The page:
When Rhododendron Species Botanical Garden (RSBG) Executive Director and Curator Steve Hootman walks around the garden, he says he feels pride in how far the garden has come in the 29 years he has worked there.
Since Hootman began working at the garden, they have added a new greenhouse, the Victorian Stumpery, the Rutherford Conservatory and expanded their rhododendron collection.
“When I see people walking around and taking pictures and enjoying it, and just knowing we did this, that we’re making people happy and we’re educating people, that makes me feel great,” Hootman said. “And I really like the fact that we did something worthwhile.”
Federal Way’s RSBG is a non-profit organization founded in 1964 that features the largest collection of Rhododendron species in the world, alongside other botanical delights.
As a living plant museum, the display garden focuses on conservation and education, while providing visitors with 22 acres of blooming natural spaces. Plant-lovers can also stop by the nursery and take home some of their favorites.
“I always feel like I’m on a little journey, because the garden looks kind of wild,” said Britt Board, program and outreach manager. “Even though I’ve walked it, who knows how many times, it always still feels like I’m discovering something. It at once feels familiar, and then also really new.”
Although the Rhododendrons primarily bloom from March to May, RSBG is open year-round. The garden’s summer months showcase the azaleas, hydrangeas and Giant Himalayan Lilies.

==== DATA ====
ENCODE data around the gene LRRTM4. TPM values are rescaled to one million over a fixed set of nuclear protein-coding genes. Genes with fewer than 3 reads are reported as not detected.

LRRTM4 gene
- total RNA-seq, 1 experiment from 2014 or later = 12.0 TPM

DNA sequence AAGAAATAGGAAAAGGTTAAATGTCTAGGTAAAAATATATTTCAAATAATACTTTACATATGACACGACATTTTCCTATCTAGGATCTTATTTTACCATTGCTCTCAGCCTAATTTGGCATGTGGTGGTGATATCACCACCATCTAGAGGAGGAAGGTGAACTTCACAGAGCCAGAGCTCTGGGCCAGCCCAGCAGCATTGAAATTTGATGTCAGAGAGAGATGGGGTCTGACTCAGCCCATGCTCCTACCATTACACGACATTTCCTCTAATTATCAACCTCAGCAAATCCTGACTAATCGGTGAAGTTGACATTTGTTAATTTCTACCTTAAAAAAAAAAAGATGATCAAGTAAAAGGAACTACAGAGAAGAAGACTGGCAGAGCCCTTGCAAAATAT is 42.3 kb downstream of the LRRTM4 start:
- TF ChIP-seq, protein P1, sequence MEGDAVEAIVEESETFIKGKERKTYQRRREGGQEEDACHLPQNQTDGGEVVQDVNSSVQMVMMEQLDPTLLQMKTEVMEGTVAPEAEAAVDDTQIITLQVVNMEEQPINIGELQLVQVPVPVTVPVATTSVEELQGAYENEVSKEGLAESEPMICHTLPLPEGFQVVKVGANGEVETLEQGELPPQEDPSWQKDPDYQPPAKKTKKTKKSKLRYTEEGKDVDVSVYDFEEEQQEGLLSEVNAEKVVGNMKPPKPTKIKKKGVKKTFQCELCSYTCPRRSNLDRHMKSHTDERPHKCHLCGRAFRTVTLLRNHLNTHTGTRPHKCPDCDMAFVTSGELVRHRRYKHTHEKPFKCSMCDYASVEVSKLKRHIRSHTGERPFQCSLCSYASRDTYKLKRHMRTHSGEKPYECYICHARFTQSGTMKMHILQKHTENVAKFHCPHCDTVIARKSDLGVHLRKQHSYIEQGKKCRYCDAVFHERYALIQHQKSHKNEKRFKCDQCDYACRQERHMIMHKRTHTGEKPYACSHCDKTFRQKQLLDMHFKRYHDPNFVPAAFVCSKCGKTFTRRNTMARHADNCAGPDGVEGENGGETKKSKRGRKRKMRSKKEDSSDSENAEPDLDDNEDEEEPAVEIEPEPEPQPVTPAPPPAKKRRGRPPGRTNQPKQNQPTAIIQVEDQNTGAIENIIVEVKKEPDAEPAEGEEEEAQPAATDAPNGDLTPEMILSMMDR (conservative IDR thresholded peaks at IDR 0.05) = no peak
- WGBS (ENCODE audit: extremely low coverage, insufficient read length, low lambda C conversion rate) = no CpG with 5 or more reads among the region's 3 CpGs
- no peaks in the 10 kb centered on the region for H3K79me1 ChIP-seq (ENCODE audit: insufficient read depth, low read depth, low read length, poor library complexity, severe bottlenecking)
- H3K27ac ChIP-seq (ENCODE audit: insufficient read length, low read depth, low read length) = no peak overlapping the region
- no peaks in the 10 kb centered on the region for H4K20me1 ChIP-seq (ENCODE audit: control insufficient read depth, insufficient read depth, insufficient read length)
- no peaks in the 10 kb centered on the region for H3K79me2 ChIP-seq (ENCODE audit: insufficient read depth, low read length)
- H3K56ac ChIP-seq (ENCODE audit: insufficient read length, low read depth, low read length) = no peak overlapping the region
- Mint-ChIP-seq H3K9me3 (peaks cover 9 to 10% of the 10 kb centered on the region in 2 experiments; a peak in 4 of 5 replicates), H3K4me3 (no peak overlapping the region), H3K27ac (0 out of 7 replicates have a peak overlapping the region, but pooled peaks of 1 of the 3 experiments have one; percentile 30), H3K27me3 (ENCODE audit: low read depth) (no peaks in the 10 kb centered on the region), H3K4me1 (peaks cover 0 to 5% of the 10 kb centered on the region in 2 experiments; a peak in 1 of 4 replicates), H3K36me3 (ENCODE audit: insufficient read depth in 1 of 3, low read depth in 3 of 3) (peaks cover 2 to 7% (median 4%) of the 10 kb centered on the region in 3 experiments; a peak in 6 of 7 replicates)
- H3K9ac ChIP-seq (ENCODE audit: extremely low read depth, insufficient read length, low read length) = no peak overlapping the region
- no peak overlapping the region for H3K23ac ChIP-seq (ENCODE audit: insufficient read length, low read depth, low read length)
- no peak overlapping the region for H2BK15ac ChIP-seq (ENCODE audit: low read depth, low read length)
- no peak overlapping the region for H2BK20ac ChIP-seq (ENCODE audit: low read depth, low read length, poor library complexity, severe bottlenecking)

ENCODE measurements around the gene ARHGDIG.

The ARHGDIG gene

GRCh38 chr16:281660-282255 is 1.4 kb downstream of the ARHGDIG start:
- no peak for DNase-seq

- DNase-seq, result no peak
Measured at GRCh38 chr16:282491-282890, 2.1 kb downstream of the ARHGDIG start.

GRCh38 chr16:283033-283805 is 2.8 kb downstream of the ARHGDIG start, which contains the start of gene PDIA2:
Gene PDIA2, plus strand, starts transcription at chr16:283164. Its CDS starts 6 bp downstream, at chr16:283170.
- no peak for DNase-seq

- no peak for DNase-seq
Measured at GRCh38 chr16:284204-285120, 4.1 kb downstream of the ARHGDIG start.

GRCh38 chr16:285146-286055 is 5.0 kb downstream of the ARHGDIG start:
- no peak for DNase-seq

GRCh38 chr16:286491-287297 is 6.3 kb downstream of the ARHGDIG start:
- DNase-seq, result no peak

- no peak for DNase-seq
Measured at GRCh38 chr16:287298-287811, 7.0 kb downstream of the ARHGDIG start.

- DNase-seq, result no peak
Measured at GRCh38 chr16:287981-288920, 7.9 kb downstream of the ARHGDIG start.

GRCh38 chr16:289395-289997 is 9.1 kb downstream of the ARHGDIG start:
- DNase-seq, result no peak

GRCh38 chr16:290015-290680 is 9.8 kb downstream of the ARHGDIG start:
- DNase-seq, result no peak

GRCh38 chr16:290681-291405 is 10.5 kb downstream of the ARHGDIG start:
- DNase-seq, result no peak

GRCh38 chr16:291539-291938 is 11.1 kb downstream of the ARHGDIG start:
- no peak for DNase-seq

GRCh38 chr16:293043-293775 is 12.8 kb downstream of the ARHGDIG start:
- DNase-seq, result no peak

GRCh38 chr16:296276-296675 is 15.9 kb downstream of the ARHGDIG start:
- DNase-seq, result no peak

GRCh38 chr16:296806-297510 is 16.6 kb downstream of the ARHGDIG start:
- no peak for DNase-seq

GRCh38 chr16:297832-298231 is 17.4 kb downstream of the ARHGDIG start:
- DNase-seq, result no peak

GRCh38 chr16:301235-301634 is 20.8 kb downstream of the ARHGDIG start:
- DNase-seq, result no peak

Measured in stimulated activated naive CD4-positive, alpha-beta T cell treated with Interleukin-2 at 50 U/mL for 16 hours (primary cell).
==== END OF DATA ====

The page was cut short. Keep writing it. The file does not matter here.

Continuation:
Hootman said his favorite part of the garden is the Big-Leaf Rhododendron Garden and remembers collecting the seeds from the wild and raising them himself.
RSBG offers activities and learning opportunities for all ages, including lectures and virtual and in-person events hosted by staff.
RSBG conducted its annual Rhododendron Symposium from June 25 to June 27, featuring local and international experts. In October, RSBG plans to host its annual Fall Foliage Festival and plant sale.
The Visitor Center has been temporarily closed to adhere to pandemic safety measures, but visitors can make certain purchases from the Visitor Center window. Vaccinated visitors are no longer required to wear masks while exploring the outdoor gardens.
“I think it’s a national treasure,” Hootman said.
The garden is open from 10 a.m. to 4 p.m. Tuesday through Sunday. Admission is free for children under 12, $8 for adults and $5 for students and seniors (65+). For more info go to rhodygarden.org.